Born the daughter of an Illinois minister on June 23, 1957, Frances McDormand attended West Virginia's Bethany College and later studied acting at the prestigious Yale Drama School. After her graduation, McDormand could be seen gaining professional experience in numerous stage productions across the country. In 1984, McDormand made her film debut playing a somewhat dim-witted adulterous wife in the Coen brothers' Blood Simple, thus beginning an association that would culminate in her marriage to director Joel Coen. Despite winning critical acclaim for her performance, it would be four years, save for a cameo in the Coens' Raising Arizona (1987) and various small roles, before she would be featured in another major film production. In the meantime, McDormand's stage career flourished, and she received a Tony nomination for the 1987 Broadway production of A Streetcar Named Desire. She also did periodic television work, co-starring on the short-lived detective drama Legwork (1987) and appearing in a recurring role on Hill Street Blues.
In 1988, McDormand found her way back into the Hollywood spotlight, and won an Oscar nomination for her role as a Klan wife who testifies against a good ol' boy sheriff in Alan Parker's Mississippi Burning. Her film career picked up significantly afterwards, and led to appearances in a wide variety of well-wrought dramas, including Ken Loach's controversial Hidden Agenda (1990), which featured the actress one of a group of American attorneys working to improve prisoner rights throughout a war-torn Ireland. 1990 would also find her playing a small role in the Coens' Miller's Crossing, which led to a similar performance in Robert Altman's Short Cuts. In 1996, McDormand won a Best Actress Academy Award for her portrayal of sheriff Marge Gunderson in Fargo, yet another Coen brothers film. The following year, she co-starred as a German doctor in Bruce Beresford's WWII drama Paradise Road, and then tried her hand at children's films with a starring role in Madeline (1998).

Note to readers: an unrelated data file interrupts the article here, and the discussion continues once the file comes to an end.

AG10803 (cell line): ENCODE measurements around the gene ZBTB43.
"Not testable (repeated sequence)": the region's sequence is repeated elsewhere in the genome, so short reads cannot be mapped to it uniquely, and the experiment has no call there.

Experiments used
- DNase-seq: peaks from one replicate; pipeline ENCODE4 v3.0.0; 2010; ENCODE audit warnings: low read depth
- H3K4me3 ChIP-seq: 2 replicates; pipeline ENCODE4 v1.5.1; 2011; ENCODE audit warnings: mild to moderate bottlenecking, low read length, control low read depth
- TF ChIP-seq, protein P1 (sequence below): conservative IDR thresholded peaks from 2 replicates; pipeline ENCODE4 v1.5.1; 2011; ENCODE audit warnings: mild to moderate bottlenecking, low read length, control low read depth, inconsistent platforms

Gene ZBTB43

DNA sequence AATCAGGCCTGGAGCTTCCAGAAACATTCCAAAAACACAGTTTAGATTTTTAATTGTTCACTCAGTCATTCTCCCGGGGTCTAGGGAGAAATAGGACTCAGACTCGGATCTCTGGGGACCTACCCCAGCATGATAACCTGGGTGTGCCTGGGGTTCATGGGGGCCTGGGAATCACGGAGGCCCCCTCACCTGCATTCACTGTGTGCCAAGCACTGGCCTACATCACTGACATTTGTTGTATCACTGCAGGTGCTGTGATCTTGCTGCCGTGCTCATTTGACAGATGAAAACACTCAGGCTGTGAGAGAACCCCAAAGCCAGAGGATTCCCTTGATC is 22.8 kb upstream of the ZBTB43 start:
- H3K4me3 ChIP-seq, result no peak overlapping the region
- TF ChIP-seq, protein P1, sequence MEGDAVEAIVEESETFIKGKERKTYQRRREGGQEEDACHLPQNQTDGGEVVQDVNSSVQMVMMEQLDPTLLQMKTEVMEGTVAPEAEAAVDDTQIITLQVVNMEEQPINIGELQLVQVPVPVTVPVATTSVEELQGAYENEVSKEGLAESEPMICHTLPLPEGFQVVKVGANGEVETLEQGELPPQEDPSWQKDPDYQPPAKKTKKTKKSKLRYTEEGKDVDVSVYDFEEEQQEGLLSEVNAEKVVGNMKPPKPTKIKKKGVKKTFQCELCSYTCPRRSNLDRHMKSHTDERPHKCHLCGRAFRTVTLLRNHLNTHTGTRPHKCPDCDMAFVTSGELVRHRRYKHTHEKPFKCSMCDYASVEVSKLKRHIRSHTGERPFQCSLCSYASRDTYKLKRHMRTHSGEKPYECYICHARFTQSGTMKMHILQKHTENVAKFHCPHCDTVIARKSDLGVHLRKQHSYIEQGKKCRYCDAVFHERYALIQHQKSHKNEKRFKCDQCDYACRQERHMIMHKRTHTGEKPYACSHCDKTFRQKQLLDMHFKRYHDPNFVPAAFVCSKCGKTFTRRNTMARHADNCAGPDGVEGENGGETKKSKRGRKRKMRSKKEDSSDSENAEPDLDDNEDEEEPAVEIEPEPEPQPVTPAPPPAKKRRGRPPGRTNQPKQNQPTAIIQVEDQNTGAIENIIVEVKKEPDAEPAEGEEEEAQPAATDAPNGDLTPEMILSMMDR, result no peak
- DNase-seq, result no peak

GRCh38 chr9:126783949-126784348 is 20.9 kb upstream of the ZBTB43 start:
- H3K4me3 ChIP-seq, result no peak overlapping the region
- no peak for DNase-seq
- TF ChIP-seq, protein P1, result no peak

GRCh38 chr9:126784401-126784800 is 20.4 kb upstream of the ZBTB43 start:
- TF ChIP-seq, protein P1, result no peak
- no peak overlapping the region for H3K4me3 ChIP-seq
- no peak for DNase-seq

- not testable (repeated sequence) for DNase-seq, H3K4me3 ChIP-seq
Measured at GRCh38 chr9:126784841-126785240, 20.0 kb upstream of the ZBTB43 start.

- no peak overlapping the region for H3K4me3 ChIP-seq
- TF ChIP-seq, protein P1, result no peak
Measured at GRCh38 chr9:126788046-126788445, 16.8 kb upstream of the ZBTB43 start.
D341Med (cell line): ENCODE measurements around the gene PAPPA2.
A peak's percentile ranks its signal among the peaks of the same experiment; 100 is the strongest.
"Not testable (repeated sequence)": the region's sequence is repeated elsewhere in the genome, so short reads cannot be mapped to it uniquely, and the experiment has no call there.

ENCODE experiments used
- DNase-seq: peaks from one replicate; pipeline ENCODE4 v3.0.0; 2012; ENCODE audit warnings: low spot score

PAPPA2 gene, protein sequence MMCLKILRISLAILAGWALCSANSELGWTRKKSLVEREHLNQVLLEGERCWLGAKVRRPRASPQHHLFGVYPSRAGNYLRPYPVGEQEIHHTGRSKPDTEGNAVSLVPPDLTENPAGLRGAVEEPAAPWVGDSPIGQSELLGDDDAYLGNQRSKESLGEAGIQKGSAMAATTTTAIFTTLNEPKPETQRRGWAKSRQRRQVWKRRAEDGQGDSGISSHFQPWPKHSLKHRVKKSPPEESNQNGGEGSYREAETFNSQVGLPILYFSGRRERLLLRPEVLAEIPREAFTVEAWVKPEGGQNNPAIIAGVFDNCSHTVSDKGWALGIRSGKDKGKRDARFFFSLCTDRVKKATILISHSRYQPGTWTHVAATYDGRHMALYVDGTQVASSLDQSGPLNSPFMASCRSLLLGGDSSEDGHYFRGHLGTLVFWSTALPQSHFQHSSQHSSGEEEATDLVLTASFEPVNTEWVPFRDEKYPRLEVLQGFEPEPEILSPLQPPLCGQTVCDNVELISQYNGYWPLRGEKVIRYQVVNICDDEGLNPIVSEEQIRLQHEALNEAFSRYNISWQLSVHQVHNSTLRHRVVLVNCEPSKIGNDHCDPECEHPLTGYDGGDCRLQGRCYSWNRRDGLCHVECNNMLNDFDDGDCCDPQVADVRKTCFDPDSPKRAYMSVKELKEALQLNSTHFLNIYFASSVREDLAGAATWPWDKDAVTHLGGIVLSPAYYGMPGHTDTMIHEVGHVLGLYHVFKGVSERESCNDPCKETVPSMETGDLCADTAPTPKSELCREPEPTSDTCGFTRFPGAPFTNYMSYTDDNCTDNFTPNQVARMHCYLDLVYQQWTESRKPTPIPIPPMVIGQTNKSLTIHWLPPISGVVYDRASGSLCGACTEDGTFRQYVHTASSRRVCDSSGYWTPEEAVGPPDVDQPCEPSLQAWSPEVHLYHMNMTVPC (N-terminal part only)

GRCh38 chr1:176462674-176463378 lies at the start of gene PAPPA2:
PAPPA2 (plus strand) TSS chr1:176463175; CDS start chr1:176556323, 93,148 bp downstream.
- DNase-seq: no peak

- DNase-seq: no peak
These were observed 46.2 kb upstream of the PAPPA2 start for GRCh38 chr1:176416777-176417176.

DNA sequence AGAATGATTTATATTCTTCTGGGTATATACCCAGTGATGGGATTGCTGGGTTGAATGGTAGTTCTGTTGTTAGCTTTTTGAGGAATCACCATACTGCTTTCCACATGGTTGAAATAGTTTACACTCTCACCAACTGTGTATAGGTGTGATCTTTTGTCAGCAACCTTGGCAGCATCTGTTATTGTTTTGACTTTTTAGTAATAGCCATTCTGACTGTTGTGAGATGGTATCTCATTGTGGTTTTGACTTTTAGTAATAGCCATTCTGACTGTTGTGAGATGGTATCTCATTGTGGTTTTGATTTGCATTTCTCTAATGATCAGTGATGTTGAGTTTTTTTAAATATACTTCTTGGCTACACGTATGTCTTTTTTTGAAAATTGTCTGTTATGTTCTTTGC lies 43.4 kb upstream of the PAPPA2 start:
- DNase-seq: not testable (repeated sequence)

In 2000, McDormand made memorable supporting appearances in two films. First was the part of an adulterous academic wife in Curtis Hanson's overlooked Wonder Boys; late that year she could be seen playing the well-meaning, yet unarguably overprotective mother in Cameron Crowe's critically successful coming-of-age drama Almost Famous. The latter would net her another Supporting Actress nomination. In 2001, McDormand could be seen playing a camped-out version of a film noir lush in the Coens' The Man Who Wasn't There. Her subsequent role in 2002's Laurel Canyon -- as an aging, wild-child record producer -- earned her critical hosannas, even if the film was little-seen. The issue picture North Country offered her the challenge of playing a working-class woman gradually succumbing to Lou Gehrig's disease, and in early 2006, earned her another Best Supporting Actress nomination. She followed it up with an acid-tongued role in the ensemble comedy-drama Friends With Money.
Over the next several years, McDormand would continue to appear in several acclaimed films, including Burn After Reading, This Must Be the Place, and Moonrise Kingdom.